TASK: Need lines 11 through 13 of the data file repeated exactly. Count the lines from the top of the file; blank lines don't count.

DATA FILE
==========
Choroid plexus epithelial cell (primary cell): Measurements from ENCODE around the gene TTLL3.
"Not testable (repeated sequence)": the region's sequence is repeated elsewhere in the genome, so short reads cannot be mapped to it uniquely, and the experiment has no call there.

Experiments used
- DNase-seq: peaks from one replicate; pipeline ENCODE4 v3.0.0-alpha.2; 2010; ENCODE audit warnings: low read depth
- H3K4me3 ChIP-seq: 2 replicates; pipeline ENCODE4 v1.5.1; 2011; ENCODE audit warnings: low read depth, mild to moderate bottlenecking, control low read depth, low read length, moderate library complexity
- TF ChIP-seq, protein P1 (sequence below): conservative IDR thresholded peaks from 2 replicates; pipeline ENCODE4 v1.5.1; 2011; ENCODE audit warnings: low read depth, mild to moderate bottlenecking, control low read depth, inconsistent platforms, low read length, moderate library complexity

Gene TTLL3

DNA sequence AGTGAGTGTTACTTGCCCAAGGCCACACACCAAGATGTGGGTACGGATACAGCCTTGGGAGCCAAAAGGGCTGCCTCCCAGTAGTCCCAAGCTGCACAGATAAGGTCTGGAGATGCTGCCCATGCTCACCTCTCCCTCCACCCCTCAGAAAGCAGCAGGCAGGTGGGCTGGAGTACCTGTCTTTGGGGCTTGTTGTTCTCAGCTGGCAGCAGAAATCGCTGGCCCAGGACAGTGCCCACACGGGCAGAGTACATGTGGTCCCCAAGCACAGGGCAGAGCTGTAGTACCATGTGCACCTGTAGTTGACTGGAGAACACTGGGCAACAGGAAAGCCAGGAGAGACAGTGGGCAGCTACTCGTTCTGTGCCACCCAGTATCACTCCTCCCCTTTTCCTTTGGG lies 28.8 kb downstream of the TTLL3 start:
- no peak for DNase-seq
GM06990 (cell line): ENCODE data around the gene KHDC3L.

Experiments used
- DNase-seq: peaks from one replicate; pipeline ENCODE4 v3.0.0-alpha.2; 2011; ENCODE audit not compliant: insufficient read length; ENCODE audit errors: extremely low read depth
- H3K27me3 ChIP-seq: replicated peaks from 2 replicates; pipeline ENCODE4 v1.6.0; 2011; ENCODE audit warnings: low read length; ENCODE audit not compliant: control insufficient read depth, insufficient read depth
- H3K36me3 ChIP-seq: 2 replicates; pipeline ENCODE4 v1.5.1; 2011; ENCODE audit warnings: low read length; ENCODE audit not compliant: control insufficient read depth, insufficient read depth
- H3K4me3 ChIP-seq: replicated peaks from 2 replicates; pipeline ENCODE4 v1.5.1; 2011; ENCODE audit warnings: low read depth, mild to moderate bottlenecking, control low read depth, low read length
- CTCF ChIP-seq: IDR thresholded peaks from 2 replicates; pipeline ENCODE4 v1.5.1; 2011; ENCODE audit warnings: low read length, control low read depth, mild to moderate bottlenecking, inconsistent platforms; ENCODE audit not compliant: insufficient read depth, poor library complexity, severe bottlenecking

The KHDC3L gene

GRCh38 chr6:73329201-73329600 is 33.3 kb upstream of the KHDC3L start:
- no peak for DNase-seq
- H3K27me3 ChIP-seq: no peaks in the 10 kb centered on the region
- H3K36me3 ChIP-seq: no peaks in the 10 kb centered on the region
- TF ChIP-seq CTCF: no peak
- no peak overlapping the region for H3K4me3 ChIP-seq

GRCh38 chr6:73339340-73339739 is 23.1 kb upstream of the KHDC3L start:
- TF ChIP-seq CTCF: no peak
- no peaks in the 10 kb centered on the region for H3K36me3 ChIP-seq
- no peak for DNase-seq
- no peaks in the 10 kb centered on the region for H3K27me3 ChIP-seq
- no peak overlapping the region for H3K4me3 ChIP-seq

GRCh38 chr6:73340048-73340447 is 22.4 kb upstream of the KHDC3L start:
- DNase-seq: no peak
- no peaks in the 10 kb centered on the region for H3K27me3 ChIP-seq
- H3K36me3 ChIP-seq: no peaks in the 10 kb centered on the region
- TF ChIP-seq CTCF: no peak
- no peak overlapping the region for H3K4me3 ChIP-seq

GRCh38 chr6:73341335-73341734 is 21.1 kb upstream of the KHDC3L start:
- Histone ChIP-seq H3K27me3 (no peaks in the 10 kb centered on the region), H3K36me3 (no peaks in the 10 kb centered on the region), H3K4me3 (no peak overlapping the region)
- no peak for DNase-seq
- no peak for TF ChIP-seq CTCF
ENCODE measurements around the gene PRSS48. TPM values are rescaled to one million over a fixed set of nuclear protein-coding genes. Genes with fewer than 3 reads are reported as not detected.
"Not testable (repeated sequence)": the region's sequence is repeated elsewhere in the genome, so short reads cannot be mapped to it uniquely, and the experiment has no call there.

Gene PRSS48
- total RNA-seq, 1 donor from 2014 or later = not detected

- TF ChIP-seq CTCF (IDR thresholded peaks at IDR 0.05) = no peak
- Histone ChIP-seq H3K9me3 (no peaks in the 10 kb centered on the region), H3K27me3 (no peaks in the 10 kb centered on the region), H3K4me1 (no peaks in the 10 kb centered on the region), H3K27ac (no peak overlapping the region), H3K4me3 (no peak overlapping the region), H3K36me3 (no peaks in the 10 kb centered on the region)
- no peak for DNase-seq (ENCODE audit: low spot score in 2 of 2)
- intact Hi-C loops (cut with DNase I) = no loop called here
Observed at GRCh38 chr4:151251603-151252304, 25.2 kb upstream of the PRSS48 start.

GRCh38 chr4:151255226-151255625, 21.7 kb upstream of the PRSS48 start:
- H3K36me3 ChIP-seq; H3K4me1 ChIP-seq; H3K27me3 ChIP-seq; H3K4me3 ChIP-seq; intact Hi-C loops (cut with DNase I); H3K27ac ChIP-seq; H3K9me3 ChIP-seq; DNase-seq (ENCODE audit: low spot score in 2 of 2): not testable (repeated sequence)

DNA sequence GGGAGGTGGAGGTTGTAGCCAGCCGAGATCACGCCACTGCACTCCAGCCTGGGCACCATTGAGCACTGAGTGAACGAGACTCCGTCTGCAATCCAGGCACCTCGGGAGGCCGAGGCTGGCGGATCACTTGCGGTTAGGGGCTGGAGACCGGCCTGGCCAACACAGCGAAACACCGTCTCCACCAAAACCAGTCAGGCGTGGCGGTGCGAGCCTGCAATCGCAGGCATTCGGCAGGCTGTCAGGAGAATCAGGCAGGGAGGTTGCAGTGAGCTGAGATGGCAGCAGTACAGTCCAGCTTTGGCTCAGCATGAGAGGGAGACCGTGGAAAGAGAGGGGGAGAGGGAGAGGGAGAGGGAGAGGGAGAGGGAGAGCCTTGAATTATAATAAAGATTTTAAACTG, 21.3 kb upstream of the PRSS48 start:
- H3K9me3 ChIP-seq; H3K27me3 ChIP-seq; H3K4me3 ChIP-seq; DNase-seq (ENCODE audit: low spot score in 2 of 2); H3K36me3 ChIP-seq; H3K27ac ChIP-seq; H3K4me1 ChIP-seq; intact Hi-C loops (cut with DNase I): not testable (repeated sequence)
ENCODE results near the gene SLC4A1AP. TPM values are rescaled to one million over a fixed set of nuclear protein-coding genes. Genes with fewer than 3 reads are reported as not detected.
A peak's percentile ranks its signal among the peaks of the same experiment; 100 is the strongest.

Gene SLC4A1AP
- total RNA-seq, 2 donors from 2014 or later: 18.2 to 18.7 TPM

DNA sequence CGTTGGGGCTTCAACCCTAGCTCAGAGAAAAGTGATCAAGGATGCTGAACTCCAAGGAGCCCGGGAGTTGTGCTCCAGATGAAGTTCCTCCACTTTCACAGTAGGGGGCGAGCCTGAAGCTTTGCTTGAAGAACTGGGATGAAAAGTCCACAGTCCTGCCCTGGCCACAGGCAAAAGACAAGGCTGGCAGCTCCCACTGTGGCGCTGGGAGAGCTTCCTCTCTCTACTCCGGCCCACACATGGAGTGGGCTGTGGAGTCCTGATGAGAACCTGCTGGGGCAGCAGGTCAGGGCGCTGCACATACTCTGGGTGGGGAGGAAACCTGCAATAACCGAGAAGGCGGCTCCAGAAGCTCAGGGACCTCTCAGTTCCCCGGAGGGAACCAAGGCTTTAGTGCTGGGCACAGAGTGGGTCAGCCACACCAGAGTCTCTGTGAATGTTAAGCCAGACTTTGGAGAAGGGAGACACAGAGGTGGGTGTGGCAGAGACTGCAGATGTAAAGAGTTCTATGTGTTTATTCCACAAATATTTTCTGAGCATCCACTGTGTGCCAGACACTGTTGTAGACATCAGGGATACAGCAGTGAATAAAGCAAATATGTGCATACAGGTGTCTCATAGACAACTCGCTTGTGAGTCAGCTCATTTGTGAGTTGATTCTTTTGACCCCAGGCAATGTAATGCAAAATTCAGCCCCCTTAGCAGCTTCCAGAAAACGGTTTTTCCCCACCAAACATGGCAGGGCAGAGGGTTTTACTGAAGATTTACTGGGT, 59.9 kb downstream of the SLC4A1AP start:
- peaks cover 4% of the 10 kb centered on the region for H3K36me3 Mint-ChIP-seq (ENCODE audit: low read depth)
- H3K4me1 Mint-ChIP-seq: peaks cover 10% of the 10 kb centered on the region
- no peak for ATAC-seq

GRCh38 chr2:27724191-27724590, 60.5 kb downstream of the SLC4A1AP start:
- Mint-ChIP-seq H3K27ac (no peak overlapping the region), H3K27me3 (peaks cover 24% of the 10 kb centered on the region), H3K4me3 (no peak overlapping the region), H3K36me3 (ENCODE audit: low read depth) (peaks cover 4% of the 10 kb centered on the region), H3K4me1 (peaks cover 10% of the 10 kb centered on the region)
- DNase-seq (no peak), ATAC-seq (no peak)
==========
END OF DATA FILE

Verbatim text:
Experiments used
- DNase-seq: peaks from one replicate; pipeline ENCODE4 v3.0.0-alpha.2; 2011; ENCODE audit not compliant: insufficient read length; ENCODE audit errors: extremely low read depth
- H3K27me3 ChIP-seq: replicated peaks from 2 replicates; pipeline ENCODE4 v1.6.0; 2011; ENCODE audit warnings: low read length; ENCODE audit not compliant: control insufficient read depth, insufficient read depth